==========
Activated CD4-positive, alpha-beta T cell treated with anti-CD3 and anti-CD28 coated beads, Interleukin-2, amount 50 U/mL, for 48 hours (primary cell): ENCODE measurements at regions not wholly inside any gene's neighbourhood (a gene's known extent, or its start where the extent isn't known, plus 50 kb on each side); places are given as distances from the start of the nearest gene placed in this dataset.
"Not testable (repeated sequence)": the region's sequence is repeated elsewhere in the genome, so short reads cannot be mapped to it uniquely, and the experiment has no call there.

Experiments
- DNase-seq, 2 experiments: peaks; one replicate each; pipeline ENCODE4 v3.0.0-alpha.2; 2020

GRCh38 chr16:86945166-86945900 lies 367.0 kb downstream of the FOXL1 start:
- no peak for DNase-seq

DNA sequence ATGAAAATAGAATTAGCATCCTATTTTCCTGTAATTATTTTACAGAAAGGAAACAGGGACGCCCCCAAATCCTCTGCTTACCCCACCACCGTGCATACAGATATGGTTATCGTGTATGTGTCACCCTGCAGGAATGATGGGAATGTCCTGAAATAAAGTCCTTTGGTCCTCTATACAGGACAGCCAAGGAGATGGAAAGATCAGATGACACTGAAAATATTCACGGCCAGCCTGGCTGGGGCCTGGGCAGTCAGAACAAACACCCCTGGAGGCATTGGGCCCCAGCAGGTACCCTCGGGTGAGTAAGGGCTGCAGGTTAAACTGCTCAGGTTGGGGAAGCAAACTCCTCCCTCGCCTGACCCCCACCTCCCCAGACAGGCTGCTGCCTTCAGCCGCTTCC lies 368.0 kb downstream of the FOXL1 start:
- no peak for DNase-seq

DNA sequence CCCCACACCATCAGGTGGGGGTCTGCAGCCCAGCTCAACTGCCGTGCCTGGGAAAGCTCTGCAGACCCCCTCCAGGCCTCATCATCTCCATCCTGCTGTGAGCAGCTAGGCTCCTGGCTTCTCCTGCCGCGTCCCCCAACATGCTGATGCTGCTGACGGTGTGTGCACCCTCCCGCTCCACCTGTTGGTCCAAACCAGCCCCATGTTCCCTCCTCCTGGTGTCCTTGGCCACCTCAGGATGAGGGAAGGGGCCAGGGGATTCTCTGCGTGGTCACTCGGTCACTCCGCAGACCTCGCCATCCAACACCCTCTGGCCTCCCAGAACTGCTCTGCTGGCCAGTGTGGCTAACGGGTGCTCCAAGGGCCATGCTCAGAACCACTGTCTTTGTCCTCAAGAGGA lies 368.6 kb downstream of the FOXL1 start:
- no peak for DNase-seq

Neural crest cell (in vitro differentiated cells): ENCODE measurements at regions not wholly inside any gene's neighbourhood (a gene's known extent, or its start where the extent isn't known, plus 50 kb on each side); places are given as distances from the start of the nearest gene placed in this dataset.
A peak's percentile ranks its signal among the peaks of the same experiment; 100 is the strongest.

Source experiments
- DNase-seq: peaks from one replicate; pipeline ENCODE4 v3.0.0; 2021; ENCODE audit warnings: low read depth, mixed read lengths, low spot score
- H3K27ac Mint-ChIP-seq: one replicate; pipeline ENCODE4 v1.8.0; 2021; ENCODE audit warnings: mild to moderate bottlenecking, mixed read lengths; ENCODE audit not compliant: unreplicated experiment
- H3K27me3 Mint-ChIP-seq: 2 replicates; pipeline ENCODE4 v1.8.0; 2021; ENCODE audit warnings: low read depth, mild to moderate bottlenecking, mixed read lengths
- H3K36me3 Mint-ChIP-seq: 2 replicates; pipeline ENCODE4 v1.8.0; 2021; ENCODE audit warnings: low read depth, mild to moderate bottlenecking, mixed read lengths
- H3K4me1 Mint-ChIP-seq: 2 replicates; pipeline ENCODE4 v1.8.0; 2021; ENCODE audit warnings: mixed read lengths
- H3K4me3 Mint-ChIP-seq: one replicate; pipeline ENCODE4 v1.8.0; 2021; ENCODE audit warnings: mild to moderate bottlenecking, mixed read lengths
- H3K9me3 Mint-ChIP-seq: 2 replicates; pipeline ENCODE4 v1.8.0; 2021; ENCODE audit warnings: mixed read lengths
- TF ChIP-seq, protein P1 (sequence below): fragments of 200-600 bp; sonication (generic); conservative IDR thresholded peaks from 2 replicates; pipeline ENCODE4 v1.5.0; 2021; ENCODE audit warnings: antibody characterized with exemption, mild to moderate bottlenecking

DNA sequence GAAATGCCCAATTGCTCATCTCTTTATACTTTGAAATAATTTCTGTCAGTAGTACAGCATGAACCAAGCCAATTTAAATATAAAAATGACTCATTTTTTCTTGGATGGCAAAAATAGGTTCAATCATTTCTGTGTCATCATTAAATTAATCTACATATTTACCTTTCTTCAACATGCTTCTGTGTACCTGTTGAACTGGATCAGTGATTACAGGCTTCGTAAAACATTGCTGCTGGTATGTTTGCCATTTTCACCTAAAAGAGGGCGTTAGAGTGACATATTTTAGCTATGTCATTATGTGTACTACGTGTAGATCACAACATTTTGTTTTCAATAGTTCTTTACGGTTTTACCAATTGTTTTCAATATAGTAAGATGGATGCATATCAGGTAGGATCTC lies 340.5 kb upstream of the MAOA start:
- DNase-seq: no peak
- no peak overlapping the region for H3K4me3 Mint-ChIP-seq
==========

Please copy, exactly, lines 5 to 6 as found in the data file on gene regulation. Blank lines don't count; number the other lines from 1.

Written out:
GRCh38 chr16:86945166-86945900 lies 367.0 kb downstream of the FOXL1 start:
- no peak for DNase-seq